A fine analysis of what’s going on with the recording industry by Jeanne A. Naujeck of The Tennessean: digital downloads break albums down into songs, which has refocused attention on singles, which the industry phased out in an effort to drive more lucrative album sales.
A large number of music fans don’t download, don’t really want to download and the industry can still them then CDs for years to come if the price is right – the figure mentioned here is $8 – and greater flexibility is built into the system. If the industry responds to this, their current model can last a while longer, if not it won’t. Medium to long run (10 years?), however, the future is the “celestial jukebox”: all songs available for a reasonable fee ($.05-.25 each?), with documentation and art if desired. Prepare to accomodate this future or be prepared to go away.
- Did you cry when they phased out the old 45 rpm record? Have you noticed that you can’t find CD singles? Ever spend $17.99 for an album you only played once?
Many music collectors share your pain. And in 1999, when a college freshman named Shawn Fanning invented software that let people trade tracks online, tens of millions of people joined a world where they could download only songs they liked. No filler.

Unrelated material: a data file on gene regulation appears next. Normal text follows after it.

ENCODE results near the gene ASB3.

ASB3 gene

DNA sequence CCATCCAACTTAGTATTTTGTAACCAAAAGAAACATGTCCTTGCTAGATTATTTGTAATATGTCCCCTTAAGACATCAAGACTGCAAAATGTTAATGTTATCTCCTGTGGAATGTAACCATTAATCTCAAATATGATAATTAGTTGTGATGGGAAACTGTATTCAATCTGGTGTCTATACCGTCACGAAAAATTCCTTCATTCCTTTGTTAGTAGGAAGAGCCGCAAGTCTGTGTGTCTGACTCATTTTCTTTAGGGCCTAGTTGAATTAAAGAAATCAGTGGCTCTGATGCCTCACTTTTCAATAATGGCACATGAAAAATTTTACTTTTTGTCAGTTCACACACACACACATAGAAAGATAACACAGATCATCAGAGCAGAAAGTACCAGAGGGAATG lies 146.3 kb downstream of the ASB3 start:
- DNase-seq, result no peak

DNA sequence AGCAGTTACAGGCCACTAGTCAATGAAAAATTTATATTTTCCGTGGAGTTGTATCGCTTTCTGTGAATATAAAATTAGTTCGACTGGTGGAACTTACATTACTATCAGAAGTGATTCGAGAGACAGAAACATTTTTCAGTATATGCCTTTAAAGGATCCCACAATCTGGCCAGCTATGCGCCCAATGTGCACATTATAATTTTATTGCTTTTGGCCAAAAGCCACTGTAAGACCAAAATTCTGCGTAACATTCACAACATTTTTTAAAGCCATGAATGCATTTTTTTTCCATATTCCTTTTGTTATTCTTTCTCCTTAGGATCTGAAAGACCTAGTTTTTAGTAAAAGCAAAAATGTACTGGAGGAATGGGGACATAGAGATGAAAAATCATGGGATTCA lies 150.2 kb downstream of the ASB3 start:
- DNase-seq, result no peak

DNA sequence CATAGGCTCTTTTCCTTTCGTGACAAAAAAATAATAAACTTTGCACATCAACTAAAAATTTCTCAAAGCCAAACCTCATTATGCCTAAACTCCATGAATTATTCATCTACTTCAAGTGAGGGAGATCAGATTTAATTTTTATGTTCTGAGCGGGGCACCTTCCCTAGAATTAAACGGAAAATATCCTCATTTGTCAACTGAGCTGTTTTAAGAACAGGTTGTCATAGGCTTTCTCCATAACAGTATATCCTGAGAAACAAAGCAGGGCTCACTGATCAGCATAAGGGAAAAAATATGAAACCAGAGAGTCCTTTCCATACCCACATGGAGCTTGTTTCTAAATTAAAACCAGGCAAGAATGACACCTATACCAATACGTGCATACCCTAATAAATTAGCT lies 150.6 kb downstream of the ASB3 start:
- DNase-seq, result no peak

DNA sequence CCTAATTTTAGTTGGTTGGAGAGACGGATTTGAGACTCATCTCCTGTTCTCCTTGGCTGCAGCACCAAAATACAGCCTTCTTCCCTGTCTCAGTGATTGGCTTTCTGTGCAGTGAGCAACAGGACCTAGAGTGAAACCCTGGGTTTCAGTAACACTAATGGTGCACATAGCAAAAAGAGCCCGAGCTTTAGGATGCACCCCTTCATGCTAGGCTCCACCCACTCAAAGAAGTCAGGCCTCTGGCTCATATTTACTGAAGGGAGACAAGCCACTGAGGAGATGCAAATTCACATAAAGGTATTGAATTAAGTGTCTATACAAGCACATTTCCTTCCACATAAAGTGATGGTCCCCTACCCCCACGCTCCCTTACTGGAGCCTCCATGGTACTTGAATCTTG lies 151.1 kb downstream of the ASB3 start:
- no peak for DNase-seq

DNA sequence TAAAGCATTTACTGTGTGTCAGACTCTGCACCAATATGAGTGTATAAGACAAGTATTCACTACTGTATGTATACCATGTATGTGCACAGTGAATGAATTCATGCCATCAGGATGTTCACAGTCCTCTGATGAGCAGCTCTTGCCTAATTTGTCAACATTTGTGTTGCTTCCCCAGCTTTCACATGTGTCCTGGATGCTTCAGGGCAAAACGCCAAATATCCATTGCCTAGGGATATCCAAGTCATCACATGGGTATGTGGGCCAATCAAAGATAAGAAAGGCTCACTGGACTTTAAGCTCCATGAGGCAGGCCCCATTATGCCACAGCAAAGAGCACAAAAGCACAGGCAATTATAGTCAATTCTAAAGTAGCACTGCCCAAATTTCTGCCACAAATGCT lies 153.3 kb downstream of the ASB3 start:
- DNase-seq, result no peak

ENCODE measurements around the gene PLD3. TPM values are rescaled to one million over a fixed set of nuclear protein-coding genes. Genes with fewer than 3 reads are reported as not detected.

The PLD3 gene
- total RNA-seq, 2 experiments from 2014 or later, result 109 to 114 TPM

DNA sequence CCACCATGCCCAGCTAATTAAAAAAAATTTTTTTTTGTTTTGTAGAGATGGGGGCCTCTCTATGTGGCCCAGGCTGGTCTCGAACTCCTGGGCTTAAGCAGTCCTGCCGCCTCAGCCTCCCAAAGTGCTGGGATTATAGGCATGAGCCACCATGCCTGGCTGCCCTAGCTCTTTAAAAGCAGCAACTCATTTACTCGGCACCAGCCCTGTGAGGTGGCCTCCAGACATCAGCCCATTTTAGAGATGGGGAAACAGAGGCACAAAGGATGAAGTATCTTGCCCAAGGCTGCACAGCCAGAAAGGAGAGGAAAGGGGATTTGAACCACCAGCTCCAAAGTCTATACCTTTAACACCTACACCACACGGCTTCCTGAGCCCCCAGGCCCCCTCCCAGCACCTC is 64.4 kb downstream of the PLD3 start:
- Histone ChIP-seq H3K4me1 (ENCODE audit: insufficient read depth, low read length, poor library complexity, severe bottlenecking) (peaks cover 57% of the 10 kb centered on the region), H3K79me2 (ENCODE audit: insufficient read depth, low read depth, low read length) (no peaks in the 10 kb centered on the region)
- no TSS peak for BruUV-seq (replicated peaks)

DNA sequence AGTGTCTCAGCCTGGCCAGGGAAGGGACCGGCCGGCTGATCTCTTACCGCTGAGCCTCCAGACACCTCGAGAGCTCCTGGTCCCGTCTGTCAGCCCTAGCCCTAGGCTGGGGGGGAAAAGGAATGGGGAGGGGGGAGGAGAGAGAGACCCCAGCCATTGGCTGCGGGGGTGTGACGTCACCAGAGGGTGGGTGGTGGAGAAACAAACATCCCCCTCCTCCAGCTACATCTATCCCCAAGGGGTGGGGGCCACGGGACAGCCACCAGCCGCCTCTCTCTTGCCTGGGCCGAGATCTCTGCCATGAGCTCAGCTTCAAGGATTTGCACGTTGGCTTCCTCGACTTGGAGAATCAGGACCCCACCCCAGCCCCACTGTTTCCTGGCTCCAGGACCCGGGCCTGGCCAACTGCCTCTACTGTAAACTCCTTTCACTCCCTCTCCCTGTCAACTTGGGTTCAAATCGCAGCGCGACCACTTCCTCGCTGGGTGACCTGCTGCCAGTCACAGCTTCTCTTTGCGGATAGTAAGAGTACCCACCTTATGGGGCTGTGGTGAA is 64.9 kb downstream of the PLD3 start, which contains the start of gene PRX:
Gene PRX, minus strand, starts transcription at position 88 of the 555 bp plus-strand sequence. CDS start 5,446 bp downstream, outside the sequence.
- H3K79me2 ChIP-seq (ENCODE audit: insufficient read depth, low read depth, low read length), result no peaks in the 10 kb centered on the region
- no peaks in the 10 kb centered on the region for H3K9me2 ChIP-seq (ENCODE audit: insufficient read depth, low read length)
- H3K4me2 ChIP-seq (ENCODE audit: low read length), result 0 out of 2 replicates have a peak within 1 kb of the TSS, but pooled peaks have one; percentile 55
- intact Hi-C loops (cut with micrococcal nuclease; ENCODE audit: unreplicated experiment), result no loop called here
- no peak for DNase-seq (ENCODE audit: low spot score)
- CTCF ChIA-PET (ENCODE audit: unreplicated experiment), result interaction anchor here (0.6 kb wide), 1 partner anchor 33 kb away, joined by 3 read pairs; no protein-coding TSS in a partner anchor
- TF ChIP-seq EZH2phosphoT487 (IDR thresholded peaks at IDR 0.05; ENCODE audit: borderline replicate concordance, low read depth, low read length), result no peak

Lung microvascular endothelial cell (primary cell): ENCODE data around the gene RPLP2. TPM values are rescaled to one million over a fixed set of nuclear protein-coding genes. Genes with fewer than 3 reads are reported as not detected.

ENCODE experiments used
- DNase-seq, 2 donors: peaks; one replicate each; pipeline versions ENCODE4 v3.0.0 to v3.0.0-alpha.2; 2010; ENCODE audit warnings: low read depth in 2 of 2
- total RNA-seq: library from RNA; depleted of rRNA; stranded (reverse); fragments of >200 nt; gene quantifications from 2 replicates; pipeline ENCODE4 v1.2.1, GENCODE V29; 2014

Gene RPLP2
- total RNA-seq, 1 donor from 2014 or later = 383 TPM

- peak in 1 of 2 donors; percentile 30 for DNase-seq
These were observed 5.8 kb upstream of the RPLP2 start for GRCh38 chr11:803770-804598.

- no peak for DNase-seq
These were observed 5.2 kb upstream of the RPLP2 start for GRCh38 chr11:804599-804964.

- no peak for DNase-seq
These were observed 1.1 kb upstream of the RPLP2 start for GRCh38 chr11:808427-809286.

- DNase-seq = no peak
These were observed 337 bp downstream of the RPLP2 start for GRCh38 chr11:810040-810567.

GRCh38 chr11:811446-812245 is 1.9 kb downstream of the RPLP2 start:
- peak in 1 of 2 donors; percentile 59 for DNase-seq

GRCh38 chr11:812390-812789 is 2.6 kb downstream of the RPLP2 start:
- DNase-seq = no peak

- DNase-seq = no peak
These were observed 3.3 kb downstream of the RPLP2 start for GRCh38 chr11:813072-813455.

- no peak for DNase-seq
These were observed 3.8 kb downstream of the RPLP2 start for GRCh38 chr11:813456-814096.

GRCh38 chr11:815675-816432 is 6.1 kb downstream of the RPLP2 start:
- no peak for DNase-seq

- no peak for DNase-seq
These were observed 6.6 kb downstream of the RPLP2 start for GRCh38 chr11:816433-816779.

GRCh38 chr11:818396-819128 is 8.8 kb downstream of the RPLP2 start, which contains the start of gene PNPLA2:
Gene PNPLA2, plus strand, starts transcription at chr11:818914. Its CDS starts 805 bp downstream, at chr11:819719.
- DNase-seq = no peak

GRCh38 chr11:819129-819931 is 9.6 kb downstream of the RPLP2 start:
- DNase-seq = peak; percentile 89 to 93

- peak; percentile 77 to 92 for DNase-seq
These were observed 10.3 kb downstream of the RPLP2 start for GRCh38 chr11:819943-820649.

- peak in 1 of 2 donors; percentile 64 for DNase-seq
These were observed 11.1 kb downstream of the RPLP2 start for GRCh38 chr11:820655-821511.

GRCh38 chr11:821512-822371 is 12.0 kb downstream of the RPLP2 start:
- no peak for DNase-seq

People want to choose and organize music their own way, and if the future of music is indeed a singles world, smart businesses will find a way to accommodate it and capitalize on it.
”It’s pretty clear the consumer wants flexibility about what they purchase,” said Joe Kraus, co-founder of DigitalConsumer.org, an organization that says it favors fair use for copyrighted material and compensation for those who created it.
”It’s the promise of online — stripped down song to song, you can customize every album to taste without paying extra. To fail to recognize that is to deny the thing that makes the medium powerful.”
Digital delivery is the means by which consumers could one day have unlimited access to all the music they want.